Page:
Russian Offensive Campaign Assessment — 20 March 2022
It was an eventful weekend in Putin’s Ukrainian Ulcer:
· The ISW assessrep for 20 March 2022.
o Another one bites the dust. The Ukrainian resistance must have Queen and Drowning Pool playing on repeat. Army generals under Putin have about the life expectancy of admirals under Darth Vader. The commander of the 8th Army, Southern Military District, was killed in a Ukrainian attack on a Russian command post in Kershon.
o Both the ISW assessrep and the @JominW graphic, included below, indicate that the Russian Army is no longer advancing. In fact now, with the exception of limited pushes in Mariupol and a suburb of Kharkiv, the Russians are actually digging into defensive positions.
o Even if they are digging in for the long haul, as seems to be the case, the Russians will have a hard time supplying their forces. They are running out of trucks and pressing civilian trucks into service. Forbes provides yet another quality analysis on the impacts of the Ukrainian decimation of Russian logistics. But the impacts of pressing civilian freight trucks into service is also going to have significant economic impacts. In the US, our supply chains are still under constant disruption from a shortage of flatbed trailers. So, in addition to the massive impacts of sanctions and technology bans, Russia is also going to experience a shortage of shipping and prime movers.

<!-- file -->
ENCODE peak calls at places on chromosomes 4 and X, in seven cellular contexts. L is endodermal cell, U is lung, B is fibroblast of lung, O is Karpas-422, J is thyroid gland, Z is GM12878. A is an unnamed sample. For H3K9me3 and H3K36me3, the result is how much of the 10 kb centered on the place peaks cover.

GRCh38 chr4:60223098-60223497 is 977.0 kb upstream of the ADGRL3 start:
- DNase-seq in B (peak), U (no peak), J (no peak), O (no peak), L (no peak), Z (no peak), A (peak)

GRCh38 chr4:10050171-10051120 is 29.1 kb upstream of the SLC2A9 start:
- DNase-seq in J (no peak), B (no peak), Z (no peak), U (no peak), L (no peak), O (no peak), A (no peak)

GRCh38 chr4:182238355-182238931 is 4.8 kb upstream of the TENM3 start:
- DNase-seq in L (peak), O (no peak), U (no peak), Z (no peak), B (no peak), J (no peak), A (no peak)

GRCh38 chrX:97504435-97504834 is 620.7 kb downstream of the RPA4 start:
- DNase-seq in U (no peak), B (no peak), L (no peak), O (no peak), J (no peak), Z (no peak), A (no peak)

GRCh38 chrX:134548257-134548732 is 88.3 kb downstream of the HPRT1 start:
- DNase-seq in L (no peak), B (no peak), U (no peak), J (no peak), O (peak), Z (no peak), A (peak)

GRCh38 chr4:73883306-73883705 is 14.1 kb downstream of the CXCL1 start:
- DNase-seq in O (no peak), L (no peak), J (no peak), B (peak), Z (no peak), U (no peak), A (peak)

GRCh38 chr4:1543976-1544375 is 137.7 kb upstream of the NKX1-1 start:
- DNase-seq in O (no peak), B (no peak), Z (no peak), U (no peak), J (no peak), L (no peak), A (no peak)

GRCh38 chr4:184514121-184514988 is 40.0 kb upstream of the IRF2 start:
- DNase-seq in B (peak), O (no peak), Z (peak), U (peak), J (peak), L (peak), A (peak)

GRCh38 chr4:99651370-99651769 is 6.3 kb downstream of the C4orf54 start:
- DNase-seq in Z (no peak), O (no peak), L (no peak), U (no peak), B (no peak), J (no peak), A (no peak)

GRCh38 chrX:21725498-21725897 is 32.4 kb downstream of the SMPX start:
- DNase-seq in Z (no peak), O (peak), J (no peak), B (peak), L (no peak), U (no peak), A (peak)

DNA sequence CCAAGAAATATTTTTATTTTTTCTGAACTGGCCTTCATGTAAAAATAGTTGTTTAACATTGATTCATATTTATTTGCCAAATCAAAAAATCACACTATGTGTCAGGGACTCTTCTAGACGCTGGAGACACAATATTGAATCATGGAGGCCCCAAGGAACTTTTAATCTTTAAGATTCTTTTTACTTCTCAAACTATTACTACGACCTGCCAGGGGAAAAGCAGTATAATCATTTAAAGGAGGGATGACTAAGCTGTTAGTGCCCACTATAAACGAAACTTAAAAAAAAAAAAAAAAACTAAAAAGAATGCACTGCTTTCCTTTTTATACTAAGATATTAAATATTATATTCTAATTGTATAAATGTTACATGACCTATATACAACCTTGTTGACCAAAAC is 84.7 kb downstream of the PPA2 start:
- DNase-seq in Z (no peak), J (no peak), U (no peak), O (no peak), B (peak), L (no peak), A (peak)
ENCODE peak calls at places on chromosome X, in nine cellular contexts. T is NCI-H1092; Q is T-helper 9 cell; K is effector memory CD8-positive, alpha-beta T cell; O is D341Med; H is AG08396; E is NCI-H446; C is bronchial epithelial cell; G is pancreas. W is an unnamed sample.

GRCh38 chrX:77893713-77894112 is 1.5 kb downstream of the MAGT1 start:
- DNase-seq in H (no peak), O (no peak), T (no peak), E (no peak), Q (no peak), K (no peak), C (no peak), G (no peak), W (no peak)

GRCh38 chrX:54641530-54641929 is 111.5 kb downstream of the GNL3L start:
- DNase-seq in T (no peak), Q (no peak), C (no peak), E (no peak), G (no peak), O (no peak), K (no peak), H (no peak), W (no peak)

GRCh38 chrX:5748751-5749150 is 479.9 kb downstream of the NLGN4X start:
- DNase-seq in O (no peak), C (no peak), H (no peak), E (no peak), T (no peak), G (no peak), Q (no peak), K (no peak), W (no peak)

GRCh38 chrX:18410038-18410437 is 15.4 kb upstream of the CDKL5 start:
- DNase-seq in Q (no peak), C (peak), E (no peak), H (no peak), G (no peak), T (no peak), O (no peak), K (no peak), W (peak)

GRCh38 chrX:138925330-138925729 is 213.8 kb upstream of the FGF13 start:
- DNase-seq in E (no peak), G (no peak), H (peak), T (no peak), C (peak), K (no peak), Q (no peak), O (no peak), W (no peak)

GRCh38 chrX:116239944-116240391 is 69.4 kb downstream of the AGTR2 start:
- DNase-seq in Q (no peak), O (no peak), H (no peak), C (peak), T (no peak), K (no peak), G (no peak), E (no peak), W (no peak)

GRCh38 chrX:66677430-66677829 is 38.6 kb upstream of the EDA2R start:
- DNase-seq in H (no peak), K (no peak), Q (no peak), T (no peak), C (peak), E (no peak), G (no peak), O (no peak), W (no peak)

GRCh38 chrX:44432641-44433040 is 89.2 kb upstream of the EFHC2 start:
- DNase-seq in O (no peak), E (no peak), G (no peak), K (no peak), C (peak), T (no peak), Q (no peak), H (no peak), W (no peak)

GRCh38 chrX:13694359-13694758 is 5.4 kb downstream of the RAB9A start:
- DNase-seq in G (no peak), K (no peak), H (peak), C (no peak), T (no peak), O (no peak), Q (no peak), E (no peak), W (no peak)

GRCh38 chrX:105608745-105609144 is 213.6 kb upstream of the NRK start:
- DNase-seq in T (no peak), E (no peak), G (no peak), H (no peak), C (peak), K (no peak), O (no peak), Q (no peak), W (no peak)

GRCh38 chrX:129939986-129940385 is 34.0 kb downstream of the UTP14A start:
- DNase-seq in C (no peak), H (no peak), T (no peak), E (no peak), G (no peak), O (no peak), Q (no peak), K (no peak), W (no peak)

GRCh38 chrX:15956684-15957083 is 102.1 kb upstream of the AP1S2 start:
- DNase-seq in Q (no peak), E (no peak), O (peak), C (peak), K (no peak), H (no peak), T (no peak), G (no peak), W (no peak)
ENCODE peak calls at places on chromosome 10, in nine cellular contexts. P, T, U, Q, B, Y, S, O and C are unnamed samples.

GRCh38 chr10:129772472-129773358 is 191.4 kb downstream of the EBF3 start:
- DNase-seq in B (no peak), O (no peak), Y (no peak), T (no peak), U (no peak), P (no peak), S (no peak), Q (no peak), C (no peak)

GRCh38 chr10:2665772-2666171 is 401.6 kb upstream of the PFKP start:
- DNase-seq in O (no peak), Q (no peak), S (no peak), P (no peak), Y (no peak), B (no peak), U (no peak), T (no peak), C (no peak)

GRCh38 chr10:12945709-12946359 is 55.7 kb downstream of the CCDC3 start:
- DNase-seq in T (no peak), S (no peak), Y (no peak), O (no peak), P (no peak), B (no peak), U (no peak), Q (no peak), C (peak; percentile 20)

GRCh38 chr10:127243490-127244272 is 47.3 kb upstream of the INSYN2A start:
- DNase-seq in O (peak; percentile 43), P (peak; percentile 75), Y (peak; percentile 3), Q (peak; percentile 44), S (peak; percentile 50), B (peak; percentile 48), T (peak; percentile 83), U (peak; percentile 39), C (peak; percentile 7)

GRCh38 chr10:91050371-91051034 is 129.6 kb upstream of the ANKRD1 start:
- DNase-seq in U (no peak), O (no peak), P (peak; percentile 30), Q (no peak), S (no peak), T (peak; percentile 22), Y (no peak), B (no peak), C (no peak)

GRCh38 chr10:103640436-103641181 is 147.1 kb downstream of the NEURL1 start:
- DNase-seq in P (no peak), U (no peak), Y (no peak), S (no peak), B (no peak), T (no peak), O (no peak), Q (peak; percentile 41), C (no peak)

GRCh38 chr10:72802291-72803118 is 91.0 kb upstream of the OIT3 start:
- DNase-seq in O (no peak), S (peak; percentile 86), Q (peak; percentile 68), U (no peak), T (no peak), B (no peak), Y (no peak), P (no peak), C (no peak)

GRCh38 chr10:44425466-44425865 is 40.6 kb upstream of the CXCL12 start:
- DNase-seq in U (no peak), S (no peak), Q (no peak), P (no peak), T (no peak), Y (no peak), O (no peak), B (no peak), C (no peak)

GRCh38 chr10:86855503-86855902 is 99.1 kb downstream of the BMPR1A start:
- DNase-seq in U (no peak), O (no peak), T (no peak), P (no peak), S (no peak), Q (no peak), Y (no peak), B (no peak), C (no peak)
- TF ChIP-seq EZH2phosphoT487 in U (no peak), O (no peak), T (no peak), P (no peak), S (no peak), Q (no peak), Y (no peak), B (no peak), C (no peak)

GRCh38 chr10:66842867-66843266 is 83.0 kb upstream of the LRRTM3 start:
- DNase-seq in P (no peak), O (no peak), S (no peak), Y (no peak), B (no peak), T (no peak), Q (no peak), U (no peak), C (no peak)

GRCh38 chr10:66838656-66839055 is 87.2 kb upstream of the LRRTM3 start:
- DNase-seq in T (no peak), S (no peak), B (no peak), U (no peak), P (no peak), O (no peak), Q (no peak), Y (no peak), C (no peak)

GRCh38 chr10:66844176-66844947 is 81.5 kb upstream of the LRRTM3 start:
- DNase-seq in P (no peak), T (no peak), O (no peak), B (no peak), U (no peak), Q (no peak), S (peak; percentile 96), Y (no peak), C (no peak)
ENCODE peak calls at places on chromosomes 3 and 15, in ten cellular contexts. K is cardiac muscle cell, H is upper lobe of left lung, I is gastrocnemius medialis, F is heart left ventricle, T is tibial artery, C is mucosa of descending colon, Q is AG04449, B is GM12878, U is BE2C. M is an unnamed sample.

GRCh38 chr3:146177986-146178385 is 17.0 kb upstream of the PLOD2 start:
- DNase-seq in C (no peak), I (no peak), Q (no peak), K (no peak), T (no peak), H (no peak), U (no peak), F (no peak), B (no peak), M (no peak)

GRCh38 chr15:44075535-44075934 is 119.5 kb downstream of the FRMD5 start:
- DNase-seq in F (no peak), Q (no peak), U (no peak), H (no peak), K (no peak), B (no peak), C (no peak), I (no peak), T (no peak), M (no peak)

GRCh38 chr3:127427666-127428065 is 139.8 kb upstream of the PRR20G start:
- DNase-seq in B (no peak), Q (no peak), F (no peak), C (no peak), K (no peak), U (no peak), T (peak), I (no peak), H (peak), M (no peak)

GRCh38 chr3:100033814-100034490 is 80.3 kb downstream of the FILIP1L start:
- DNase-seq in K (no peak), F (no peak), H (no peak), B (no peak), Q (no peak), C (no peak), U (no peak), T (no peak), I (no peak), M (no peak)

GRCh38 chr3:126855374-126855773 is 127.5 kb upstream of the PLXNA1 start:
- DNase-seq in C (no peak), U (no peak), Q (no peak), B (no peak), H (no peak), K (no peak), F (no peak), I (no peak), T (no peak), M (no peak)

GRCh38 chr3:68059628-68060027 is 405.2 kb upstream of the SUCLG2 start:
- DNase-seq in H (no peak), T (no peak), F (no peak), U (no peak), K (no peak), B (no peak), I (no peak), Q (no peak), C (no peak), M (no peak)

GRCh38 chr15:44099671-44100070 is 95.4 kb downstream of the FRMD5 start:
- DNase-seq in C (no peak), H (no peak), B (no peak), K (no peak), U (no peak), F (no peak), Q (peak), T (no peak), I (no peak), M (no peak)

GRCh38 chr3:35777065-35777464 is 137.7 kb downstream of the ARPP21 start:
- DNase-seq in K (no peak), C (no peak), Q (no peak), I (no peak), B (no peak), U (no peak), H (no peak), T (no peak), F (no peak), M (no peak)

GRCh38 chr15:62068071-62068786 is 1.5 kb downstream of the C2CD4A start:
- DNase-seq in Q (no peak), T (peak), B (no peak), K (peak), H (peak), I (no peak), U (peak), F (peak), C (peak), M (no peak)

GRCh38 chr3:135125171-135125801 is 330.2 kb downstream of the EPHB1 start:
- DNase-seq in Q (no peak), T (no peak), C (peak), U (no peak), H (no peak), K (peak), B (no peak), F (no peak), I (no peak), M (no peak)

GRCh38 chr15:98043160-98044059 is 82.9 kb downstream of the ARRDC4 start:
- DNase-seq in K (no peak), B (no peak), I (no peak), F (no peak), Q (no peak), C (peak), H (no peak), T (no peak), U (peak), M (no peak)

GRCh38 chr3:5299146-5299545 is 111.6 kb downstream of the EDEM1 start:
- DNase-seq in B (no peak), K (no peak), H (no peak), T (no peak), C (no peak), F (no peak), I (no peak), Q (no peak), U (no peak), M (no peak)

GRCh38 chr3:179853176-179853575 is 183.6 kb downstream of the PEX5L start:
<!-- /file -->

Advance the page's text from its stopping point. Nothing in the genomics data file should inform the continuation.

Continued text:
o The key question is how this transition to defense and continued sieging of Ukrainian cities will translate to the negotiating table. Putin will likely try the tactic of “finders keepers” like he has with Crimea, Donestk and Luhansk. Zelenskyy may either say, “get off my lawn,” or try to placate the dictator. As we’ve seen in the past though, any sort of peace with Russia will be temporary, and any territorial gains made by Russia as a result of this “special military operation” will only embolden the Kremlin to rearm and try again in the next five to six years (mirroring the Russian presidential election cycle).
· The exchange rate of the Russian ruble to USD is currently 104 rubles to 1 USD. This is a slight improvement from Friday, and may be an indicator of some stability that India’s oil purchases and China’s back can bring to the Russian economy. That said, Saturday, the value of the ruble plummeted to 131:1. So while the *average* value of the ruble isn’t changing a great deal, there is still a great deal of volatility.
· In an interesting plot twist, China is sending humanitarian aid to Ukraine.